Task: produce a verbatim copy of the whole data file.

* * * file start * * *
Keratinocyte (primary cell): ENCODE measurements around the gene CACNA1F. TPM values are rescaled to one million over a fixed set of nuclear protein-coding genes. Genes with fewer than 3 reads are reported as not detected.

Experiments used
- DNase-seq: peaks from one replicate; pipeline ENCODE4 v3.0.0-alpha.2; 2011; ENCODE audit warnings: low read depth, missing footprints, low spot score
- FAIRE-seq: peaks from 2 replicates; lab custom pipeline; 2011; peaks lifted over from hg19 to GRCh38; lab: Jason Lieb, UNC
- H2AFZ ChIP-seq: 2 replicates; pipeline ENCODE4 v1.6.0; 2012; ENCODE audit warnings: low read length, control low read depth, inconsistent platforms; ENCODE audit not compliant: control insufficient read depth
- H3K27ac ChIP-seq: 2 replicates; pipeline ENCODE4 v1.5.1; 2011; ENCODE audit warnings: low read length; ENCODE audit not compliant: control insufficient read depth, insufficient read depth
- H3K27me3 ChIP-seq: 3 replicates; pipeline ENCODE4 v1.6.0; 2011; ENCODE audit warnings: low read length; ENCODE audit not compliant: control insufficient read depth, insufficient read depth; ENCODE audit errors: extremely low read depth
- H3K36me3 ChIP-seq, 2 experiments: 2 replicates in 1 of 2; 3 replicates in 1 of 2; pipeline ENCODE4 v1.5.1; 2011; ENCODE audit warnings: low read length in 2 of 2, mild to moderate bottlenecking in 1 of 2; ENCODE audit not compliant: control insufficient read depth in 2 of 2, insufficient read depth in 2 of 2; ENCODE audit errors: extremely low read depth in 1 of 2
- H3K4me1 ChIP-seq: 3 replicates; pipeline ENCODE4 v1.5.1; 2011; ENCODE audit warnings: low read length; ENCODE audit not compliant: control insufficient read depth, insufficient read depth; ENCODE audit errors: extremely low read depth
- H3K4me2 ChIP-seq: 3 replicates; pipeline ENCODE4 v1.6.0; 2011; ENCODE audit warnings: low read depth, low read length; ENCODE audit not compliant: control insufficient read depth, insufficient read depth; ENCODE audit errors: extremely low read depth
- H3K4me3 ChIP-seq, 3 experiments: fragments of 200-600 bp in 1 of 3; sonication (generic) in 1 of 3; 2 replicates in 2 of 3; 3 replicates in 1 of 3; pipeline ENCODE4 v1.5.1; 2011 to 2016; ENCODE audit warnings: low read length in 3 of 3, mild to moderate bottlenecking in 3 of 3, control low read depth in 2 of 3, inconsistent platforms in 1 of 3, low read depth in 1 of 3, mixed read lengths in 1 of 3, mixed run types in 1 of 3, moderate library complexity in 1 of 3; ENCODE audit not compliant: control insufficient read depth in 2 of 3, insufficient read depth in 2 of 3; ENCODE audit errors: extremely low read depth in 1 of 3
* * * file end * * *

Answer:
Keratinocyte (primary cell): ENCODE measurements around the gene CACNA1F. TPM values are rescaled to one million over a fixed set of nuclear protein-coding genes. Genes with fewer than 3 reads are reported as not detected.

Experiments used
- DNase-seq: peaks from one replicate; pipeline ENCODE4 v3.0.0-alpha.2; 2011; ENCODE audit warnings: low read depth, missing footprints, low spot score
- FAIRE-seq: peaks from 2 replicates; lab custom pipeline; 2011; peaks lifted over from hg19 to GRCh38; lab: Jason Lieb, UNC
- H2AFZ ChIP-seq: 2 replicates; pipeline ENCODE4 v1.6.0; 2012; ENCODE audit warnings: low read length, control low read depth, inconsistent platforms; ENCODE audit not compliant: control insufficient read depth
- H3K27ac ChIP-seq: 2 replicates; pipeline ENCODE4 v1.5.1; 2011; ENCODE audit warnings: low read length; ENCODE audit not compliant: control insufficient read depth, insufficient read depth
- H3K27me3 ChIP-seq: 3 replicates; pipeline ENCODE4 v1.6.0; 2011; ENCODE audit warnings: low read length; ENCODE audit not compliant: control insufficient read depth, insufficient read depth; ENCODE audit errors: extremely low read depth
- H3K36me3 ChIP-seq, 2 experiments: 2 replicates in 1 of 2; 3 replicates in 1 of 2; pipeline ENCODE4 v1.5.1; 2011; ENCODE audit warnings: low read length in 2 of 2, mild to moderate bottlenecking in 1 of 2; ENCODE audit not compliant: control insufficient read depth in 2 of 2, insufficient read depth in 2 of 2; ENCODE audit errors: extremely low read depth in 1 of 2
- H3K4me1 ChIP-seq: 3 replicates; pipeline ENCODE4 v1.5.1; 2011; ENCODE audit warnings: low read length; ENCODE audit not compliant: control insufficient read depth, insufficient read depth; ENCODE audit errors: extremely low read depth
- H3K4me2 ChIP-seq: 3 replicates; pipeline ENCODE4 v1.6.0; 2011; ENCODE audit warnings: low read depth, low read length; ENCODE audit not compliant: control insufficient read depth, insufficient read depth; ENCODE audit errors: extremely low read depth
- H3K4me3 ChIP-seq, 3 experiments: fragments of 200-600 bp in 1 of 3; sonication (generic) in 1 of 3; 2 replicates in 2 of 3; 3 replicates in 1 of 3; pipeline ENCODE4 v1.5.1; 2011 to 2016; ENCODE audit warnings: low read length in 3 of 3, mild to moderate bottlenecking in 3 of 3, control low read depth in 2 of 3, inconsistent platforms in 1 of 3, low read depth in 1 of 3, mixed read lengths in 1 of 3, mixed run types in 1 of 3, moderate library complexity in 1 of 3; ENCODE audit not compliant: control insufficient read depth in 2 of 3, insufficient read depth in 2 of 3; ENCODE audit errors: extremely low read depth in 1 of 3